There are now a myriad of ways to purchase a stationary air compressor, with tried and trusted sales channels, such as manufacturers’ authorised distributors, competing with newer e-commerce initiatives for buyers’ attention. However, although to buy air compressors may be easier than ever - with companies having the flexibility to choose between outright purchase, finance or rental deals; not to mention the availability of government funding via the Carbon Trust’s Green Business Fund – ensuring the chosen machine is a perfect fit for its intended application still needs to be a carefully considered process.
On this page, Stef Lievens outlines the key steps to follow when specifying a compressor, in order to ensure it is optimised in terms of performance, energy-efficiency and Total Cost of Ownership (TCO); before moving on to review both new, existing and emerging methods of purchase.
Making the right choice of product, and supplier, will depend first and foremost on the actual application’s needs for a compressed air supply. That requirement has to be quantified in terms of compressor size, flow, pressure, air quality and usage patterns. These variables then need to be matched to the available types of compressor technology and their relative performance in terms of output, energy-efficiency and Total Cost of Ownership (TCO).
Replacing an existing compressor with a new state-of-the-art solution might seem daunting, but when armed with the relevant operational data and expert advice from suppliers or their authorised distributors, the task can be a straightforward procedure, starting with an initial check list such as these questions:
The compressed air equipment in an installation determines the requisite working pressure of the system. That does not just depend on the compressor, but also on the design of the compressed air system and all of its pipework, valves, dryers, receivers and filters. At the same time, the nominal air requirement for an application is determined by all of the individual air consumers − the sum of air consumption for all tools, machines and processes that will be connected. What also must be taken into consideration at the outset are additions for leakage, and future changes in the air requirement, which, experience shows, should be based on a probability factor that is close to 60 per cent.
One of the biggest challenges is to correctly size a new air compressor. The latest compressor designs are more efficient and employ better technology than ever before, so when comparing like for like it is necessary to have at hand all the application and usage information in order to size the machine correctly.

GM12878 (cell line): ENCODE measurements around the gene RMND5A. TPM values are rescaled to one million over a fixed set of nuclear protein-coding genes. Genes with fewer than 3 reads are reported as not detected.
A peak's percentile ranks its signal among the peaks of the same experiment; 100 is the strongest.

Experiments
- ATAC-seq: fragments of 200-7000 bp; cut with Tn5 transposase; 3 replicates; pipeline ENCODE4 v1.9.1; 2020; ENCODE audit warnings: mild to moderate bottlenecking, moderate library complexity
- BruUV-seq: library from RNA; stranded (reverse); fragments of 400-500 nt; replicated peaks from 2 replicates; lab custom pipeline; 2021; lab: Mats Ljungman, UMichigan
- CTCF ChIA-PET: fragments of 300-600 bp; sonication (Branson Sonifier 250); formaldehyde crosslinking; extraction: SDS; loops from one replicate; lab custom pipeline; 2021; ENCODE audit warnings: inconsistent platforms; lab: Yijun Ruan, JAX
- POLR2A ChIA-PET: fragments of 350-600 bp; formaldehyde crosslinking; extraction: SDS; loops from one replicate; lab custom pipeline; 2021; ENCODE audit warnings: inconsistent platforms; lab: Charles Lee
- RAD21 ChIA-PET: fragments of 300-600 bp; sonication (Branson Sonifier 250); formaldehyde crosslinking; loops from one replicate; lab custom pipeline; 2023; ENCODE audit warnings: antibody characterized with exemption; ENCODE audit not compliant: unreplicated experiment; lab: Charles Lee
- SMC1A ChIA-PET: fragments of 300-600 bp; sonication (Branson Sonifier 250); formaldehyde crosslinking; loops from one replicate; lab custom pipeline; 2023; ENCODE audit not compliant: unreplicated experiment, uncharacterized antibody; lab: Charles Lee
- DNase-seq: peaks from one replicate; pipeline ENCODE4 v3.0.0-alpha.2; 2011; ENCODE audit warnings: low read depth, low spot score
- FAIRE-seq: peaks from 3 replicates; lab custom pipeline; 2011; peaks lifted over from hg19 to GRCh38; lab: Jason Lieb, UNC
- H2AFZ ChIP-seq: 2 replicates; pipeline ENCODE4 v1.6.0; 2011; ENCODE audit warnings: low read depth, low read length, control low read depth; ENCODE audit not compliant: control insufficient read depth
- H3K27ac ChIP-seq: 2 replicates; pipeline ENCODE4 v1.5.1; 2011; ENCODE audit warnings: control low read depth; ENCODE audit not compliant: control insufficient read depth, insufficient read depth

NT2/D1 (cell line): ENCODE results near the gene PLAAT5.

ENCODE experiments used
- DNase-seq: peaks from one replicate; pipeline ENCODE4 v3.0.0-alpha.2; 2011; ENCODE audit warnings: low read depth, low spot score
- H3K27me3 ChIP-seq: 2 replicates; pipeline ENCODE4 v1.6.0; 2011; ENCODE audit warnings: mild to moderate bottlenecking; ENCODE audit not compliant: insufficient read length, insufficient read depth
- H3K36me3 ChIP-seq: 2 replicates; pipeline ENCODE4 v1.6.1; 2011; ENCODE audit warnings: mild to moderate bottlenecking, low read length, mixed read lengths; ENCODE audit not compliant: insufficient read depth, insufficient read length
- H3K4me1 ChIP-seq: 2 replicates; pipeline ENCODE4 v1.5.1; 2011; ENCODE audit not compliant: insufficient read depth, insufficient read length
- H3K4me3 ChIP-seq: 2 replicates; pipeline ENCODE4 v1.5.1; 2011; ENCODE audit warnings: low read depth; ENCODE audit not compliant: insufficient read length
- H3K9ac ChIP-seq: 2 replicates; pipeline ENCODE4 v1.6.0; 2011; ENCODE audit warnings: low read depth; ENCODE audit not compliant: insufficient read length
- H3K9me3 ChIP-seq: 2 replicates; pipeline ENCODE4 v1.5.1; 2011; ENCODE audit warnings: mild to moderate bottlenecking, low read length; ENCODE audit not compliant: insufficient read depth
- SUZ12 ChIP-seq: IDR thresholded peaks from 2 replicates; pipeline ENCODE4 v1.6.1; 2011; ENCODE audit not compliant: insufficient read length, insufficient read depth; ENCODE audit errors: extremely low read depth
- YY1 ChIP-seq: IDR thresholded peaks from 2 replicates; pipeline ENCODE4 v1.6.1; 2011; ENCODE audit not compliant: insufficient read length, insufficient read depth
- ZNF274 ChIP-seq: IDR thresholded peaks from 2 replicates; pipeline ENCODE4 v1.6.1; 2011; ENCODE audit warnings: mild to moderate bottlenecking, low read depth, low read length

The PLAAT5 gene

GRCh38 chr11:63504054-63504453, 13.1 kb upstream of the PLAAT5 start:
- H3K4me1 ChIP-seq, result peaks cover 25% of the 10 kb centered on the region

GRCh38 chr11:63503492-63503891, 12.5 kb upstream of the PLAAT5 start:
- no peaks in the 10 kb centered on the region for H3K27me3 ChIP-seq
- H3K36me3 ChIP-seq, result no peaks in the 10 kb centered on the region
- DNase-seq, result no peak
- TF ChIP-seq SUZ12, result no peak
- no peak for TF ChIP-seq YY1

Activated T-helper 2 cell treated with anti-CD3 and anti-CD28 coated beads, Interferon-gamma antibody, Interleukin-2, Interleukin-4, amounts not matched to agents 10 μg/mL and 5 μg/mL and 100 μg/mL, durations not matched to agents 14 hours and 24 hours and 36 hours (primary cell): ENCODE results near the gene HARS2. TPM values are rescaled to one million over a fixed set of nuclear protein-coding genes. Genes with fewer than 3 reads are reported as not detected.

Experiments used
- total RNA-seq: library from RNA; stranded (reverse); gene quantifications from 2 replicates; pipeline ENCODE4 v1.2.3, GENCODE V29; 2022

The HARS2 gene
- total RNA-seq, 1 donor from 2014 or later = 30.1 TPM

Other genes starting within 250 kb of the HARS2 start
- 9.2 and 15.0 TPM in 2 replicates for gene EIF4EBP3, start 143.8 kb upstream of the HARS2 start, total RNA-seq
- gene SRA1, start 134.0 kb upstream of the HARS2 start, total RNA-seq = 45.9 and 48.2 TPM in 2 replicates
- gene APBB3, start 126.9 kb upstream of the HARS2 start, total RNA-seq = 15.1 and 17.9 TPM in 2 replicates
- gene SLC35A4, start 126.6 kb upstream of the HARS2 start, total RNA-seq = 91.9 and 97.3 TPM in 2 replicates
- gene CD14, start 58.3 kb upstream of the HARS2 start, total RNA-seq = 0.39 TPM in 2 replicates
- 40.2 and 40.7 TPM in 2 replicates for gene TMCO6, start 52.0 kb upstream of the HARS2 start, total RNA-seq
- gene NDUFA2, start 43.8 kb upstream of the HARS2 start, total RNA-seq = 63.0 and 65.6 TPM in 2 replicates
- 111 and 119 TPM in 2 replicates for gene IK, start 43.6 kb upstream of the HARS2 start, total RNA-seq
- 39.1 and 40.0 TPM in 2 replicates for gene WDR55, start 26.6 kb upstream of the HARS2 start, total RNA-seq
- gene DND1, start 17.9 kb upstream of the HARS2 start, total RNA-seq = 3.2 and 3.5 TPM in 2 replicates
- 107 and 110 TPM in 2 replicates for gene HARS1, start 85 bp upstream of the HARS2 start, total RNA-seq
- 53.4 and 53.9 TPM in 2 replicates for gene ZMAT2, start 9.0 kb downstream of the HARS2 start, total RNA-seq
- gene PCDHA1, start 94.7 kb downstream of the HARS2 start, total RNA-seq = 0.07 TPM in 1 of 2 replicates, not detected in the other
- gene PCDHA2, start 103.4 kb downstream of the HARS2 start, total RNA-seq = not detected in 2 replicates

When choosing an air compressor, understanding the flow and pressure requirements for any installation is vital. The laws of physics state that an increase in pressure creates a decrease in flow. This correlation is important to bear in mind when determining the required size of a compressor based solely on its rated motor power. For example, a basic 7 bar compressor driven by a 15 kW motor will deliver air at a maximum volume of approximately 45 l/s. However, the free air delivery from a 10 bar version will be only 37 l/s from the same 15 kW unit. An increase in working pressure by 1 bar increases the power requirement by approximately 6 per cent if the flow stays the same.
While it is perfectly natural for buyers to seek best performance for the least outlay, it should be recognised that right from entry level to premium specification compressor equipment, competitive suppliers’ kW ranges are not always directly comparable. Keep in mind also that rotary screw air compressors tend to output greater flow per kW than piston compressors.
Undersizing a compressor is likely to result in pressure drops and an inability to complete important tasks, while oversizing a machine can lead to future mechanical problems and excessive energy demands from within the system.
Once the appropriate size of the air compressor is determined, the next decision concerns the type of compressor needed for the application; with the most commonly available options discussed below.
Of the most popular options available, the most economical and relatively inexpensive type of air compressor is the piston or reciprocating machine. It is a mistake to think of small piston compressors as tired, noisy relics clattering away in a high-street tyre bay. Nothing could be further away from this reality than the contribution today’s modern reciprocating compressor technology is making to industrial productivity.
The majority of small-to-medium piston compressors, which commonly range from 0.55 to 15 kW and can be either oil-lubricated or oil-free machines, are available in a number of product variants to match the exact needs of a wide range of end users. They can be supplied either as standard base units, trolley or receiver mounted, or as a complete compressed air station that includes a refrigerant air dryer as well as pre-wired starting and regulation equipment.